Core con­cerns

The App Store was once an in­die de­vel­oper’s dream, but is mak­ing games on iOS now more ef­fort than it’s worth?

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Is mak­ing games for iOS now more trou­ble than it’s worth?

The App Store was never con­ceived with games in mind: its rise as a plat­form for in­de­pen­dent game de­vel­op­ers as well as app mak­ers was a pleas­ant side-ef­fect. As a mar­ket­place it of­fered favourable con­di­tions – a low yearly mem­ber­ship fee, and a 30 per cent cut of rev­enue be­ing prefer­able to most pub­lisher deals – and its ac­cessi­bil­ity meant any­one could fol­low their dream of mak­ing and self-pub­lish­ing a game. Now, a few months away from its 10th an­niver­sary, that dream seems in­creas­ingly out of reach for the small studios and bed­room coders upon whose shoul­ders its suc­cess was built.

The year 2017 was the se­cond in a row with­out a new game from Si­mogo, one of Edge’s favourite iOS de­vel­op­ers – and a stu­dio that owes its ex­is­tence to the App Store, as ac­knowl­edged in a blog post from cre­ative fig­ure­head Si­mon

Flesser: “The iPhone has lit­er­ally changed our lives!” But that was as pos­i­tive as it got from Flesser, who con­ceded, with ev­i­dent sad­ness, that main­tain­ing its mo­bile cat­a­logue has be­gun to take a toll. “This year,” he wrote, “we spent a lot of time up­dat­ing our old mo­bile games, to make them run prop­erly on new OS ver­sions, new res­o­lu­tions, and what­ever new things that were in­tro­duced which broke our games on iPhones and iPads around the world.”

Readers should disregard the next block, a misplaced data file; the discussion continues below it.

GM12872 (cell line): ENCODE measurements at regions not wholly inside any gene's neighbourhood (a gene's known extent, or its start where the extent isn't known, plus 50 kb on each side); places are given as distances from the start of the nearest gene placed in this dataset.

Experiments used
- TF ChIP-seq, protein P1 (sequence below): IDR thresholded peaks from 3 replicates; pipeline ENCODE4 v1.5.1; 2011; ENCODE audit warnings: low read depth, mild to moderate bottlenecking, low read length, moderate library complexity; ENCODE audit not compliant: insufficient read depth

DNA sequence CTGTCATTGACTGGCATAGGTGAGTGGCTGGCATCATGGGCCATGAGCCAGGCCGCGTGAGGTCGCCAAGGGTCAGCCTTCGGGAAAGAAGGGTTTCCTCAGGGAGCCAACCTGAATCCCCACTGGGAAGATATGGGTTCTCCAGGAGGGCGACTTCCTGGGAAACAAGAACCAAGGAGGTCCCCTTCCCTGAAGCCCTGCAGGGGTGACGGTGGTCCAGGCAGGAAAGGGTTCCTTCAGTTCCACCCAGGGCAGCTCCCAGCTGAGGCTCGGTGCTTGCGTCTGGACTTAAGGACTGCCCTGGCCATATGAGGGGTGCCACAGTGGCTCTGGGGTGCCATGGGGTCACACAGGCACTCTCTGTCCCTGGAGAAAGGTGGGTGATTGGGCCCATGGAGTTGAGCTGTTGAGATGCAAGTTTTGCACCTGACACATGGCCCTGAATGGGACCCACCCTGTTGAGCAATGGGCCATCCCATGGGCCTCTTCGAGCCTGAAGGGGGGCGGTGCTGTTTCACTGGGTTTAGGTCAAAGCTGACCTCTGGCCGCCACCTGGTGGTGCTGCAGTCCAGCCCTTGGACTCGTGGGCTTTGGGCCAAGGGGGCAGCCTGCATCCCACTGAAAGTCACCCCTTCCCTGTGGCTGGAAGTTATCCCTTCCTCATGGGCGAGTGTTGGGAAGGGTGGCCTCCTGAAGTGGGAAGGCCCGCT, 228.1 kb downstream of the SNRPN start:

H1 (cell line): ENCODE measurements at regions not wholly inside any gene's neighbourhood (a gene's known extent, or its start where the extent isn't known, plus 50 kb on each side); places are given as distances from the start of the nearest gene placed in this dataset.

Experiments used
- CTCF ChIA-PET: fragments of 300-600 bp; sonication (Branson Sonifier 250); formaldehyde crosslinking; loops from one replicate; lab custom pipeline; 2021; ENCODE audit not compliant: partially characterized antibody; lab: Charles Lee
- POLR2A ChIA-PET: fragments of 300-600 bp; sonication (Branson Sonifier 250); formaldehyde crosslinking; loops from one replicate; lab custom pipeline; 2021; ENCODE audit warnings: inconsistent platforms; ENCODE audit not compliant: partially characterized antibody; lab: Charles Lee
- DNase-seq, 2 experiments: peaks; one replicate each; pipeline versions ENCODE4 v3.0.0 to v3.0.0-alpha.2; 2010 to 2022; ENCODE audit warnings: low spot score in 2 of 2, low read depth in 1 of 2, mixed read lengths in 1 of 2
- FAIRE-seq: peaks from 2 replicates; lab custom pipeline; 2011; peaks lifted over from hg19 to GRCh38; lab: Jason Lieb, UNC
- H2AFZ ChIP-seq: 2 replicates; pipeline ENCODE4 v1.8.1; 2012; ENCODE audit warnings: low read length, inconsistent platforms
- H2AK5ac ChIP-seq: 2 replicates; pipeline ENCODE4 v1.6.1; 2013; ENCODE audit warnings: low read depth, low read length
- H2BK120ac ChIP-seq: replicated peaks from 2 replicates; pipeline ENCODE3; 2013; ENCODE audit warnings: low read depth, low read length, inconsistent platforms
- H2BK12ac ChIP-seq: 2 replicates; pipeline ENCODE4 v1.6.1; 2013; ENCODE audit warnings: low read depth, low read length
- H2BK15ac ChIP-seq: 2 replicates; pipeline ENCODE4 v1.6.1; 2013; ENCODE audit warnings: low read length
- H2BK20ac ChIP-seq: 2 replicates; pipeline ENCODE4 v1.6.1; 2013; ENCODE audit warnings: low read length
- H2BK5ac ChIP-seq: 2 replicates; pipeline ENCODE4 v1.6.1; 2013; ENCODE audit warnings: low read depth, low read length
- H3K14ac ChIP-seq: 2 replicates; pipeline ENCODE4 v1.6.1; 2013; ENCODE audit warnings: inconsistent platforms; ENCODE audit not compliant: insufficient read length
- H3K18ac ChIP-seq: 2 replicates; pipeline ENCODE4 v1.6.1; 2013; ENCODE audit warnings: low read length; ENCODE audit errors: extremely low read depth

As such, it’s no real sur­prise to learn that the stu­dio’s next ti­tle, co­de­named Pro­ject Night Road, will be a con­sole game. It’s not the first time Si­mogo has dab­bled in other plat­forms: its se­cond game, Bumpy Road, made it to PC and Mac, while folk­loric chiller Year Walk was re­fit­ted for Steam be­fore Dakko Dakko as­sisted the duo on a more sub­stan­tial re­tool­ing for Wii U. But Si­mogo’s eighth game will be its first not to be made pri­mar­ily for iOS. For such a dar­ling of the App Store – the for­mat holder has been only too happy to ben­e­fit from its crit­i­cal ca­chet, reg­u­larly fea­tur­ing Si­mogo ti­tles in store pro­mo­tions – that’s a pretty star­tling de­vel­op­ment.

Jus­ti­fy­ing the time in­vest­ment on main­te­nance has be­come in­creas­ingly dif­fi­cult, Flesser tells us, even for a stu­dio so in­vested in en­sur­ing that its games run op­ti­mally on ev­ery avail­able de­vice. Of Si­mogo’s cat­a­logue, only De­vice 6 and, to a lesser ex­tent, Year Walk, make the process fi­nan­cially worth­while. “The other ones are just be­cause we care,” he tells us. “If we were to count what was re­ally worth sup­port­ing, those games are not worth it, but we don’t think like that. It would feel weird to have your work just go up in smoke.”